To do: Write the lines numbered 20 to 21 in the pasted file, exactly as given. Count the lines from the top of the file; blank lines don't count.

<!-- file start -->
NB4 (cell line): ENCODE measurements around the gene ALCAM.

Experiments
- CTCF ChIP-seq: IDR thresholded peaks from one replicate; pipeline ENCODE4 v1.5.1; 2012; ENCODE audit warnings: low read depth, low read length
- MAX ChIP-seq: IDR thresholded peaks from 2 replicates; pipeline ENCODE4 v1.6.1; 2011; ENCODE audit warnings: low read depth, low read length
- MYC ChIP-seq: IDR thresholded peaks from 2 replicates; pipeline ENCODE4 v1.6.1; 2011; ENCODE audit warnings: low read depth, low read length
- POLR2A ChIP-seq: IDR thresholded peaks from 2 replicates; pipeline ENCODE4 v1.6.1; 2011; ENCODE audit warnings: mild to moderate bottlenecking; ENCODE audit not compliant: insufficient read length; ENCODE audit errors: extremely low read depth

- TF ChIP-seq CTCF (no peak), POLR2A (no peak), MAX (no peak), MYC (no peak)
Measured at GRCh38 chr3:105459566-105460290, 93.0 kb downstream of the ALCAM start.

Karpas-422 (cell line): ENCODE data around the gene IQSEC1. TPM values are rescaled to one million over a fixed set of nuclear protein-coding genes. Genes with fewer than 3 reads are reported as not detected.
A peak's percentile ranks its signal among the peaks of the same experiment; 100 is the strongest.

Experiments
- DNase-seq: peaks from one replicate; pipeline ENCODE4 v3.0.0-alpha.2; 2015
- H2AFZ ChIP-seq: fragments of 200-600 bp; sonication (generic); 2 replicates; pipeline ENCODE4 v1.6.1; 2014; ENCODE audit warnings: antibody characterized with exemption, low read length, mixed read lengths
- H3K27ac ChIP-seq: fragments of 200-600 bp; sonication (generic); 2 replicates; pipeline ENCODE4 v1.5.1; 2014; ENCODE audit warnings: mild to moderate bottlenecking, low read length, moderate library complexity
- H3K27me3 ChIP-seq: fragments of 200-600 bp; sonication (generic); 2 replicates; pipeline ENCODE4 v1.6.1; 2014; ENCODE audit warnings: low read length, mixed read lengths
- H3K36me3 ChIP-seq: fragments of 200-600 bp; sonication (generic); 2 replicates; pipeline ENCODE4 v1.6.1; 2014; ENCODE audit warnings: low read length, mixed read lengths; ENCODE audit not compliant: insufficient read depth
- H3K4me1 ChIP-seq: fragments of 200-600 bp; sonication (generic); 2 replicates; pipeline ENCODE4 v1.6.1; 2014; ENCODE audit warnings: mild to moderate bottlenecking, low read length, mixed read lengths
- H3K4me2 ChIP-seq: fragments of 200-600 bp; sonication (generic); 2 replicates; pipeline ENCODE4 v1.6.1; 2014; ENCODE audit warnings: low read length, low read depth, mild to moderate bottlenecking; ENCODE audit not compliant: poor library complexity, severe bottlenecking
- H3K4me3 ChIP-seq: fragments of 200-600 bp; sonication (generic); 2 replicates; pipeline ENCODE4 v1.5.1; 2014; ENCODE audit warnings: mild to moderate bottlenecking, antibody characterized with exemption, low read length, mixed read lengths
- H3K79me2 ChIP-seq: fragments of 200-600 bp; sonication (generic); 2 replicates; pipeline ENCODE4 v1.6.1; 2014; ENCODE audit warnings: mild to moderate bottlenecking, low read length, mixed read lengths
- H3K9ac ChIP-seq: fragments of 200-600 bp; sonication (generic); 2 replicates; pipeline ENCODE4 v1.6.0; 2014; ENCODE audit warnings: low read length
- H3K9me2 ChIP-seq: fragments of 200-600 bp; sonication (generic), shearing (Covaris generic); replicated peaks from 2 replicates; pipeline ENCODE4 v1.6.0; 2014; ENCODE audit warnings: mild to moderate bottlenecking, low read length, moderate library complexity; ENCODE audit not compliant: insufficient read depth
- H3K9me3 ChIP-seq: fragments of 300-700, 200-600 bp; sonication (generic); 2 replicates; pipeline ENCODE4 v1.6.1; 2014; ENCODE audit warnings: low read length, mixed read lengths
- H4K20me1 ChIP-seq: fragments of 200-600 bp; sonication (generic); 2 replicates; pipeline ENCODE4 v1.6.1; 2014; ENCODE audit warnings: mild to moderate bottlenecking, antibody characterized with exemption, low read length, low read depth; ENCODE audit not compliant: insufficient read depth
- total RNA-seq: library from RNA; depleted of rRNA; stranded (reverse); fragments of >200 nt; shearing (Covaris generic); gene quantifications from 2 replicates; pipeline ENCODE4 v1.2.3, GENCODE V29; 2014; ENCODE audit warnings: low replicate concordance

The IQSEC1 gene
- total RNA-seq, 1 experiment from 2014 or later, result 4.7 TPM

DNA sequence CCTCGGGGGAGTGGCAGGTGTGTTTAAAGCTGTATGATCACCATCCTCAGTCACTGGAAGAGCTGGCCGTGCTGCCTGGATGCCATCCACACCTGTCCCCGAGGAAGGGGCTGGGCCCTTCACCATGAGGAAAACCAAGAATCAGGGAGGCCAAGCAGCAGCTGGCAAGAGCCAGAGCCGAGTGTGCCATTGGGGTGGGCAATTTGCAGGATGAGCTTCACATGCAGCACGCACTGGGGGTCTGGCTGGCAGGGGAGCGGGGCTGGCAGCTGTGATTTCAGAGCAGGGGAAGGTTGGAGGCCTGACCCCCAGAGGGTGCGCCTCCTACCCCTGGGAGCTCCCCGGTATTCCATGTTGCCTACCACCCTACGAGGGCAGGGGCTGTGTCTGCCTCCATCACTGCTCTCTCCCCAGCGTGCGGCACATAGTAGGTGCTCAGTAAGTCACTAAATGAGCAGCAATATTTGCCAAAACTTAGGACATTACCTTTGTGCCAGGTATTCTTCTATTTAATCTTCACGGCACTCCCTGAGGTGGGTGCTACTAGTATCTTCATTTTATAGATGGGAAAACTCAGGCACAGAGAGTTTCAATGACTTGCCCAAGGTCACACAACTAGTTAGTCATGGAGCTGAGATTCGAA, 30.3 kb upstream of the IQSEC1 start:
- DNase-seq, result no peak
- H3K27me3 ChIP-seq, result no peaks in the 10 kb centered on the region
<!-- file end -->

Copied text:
- H3K79me2 ChIP-seq: fragments of 200-600 bp; sonication (generic); 2 replicates; pipeline ENCODE4 v1.6.1; 2014; ENCODE audit warnings: mild to moderate bottlenecking, low read length, mixed read lengths
- H3K9ac ChIP-seq: fragments of 200-600 bp; sonication (generic); 2 replicates; pipeline ENCODE4 v1.6.0; 2014; ENCODE audit warnings: low read length